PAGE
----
• In one scene with comical intent, a transformer tyrannosaurus eats a police car and then regurgitates it, covered in goo. 
  • A talisman spontaneously grows four legs and then walks like a spider up a man’s arm and transforms into an armband that wraps itself around the man’s bicep. In other scenes the talisman transforms into a fluid metal device that moves over the man’s torso, disappearing and then reappearing. 

Aged five to eightinfo

Children aged five to eight will also be frightened by scary visual images and will also be disturbed by depictions of the death of a parent, a child abandoned or separated from parents, children or animals being hurt or threatened and / or natural disasters.

Children in this age group are also likely to be disturbed by the above-mentioned scenes.

Aged eight to thirteeninfo

Children aged eight to thirteen are most likely to be frightened by realistic threats and dangers, violence or threat of violence and / or stories in which children are hurt or threatened.

Children in this age group may also be disturbed by some of the above-mentioned scenes.

Thirteen and overinfo

Children over the age of thirteen are most likely to be frightened by realistic physical harm or threats, molestation or sexual assault and / or threats from aliens or the occult.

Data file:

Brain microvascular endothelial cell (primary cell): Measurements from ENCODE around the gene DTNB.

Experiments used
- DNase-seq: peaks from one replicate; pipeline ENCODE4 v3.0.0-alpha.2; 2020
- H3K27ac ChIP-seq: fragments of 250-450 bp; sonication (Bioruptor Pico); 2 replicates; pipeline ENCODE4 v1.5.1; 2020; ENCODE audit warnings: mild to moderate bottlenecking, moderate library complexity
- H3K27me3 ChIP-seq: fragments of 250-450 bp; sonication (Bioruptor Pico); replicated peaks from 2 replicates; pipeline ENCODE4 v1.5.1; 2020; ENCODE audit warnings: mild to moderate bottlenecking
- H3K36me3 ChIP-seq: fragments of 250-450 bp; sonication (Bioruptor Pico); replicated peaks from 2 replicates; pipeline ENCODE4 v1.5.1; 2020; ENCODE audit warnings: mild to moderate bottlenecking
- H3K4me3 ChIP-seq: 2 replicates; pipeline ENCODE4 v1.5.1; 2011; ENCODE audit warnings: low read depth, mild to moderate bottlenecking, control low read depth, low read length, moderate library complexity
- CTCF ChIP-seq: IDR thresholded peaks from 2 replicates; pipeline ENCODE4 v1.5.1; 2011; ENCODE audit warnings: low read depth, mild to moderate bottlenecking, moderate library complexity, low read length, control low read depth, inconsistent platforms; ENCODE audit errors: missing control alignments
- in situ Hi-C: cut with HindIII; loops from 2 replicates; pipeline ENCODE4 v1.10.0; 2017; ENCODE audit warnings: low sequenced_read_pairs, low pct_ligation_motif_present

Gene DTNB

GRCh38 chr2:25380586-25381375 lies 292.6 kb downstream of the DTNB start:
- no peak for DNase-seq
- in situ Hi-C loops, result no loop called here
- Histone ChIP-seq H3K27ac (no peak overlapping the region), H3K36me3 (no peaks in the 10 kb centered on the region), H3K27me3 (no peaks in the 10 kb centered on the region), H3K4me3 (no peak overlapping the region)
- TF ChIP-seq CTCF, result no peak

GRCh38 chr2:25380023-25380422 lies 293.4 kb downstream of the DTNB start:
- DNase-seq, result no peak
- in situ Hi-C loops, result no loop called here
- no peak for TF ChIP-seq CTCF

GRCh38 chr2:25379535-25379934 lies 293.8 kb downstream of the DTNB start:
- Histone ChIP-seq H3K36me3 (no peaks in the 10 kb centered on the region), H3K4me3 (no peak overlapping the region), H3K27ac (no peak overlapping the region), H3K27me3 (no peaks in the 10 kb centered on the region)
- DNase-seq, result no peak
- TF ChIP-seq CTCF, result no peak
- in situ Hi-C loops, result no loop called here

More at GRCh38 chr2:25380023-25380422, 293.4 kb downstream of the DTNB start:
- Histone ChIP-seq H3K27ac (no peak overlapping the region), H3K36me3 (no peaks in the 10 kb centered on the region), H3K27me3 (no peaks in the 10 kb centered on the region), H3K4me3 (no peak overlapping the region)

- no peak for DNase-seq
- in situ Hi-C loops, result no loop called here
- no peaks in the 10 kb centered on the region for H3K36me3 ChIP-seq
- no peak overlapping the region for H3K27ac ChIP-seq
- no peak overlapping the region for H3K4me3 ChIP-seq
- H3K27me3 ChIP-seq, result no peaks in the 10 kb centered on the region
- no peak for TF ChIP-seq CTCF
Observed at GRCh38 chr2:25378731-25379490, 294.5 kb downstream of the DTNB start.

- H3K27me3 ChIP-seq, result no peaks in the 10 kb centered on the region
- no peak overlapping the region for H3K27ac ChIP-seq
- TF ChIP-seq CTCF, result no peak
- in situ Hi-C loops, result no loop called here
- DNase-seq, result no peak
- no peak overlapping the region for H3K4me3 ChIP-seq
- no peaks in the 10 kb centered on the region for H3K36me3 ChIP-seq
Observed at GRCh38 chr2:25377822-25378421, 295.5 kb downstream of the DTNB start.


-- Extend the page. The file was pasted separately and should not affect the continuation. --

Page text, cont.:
Younger children in this age group may be disturbed by some of the above-mentioned scenes.

Product placement

Besides an entire toy franchise based around the film’s characters the film depicts a number of brand names vehicles including General motors, Lamborghini, Chevrolet, Dodge, Range Rover, Lexus and Mercedes. There are also Adidas and Nike clothing and footwear.  

Sexual references

The film contains sexual references and innuendo throughout. Examples include:

  • When an adolescent boy tries to flirt with a girl, the girl points to her guardian-like transformer companion and says, “As far as you’re concerned he’s my boyfriend”.
  • A Transformer says, “Look at the junk in her trunk”.  The comment appears to have an obvious sexual intent. However, the film cuts to an image on a laptop displaying a car’s boot full of packages.
  • Four older women tell a young woman that she should place an ad in the classifieds for a sexual partner.  One of the women tells of an ad where the man had his own dungeon. They suggest that ads for women would be ok as well.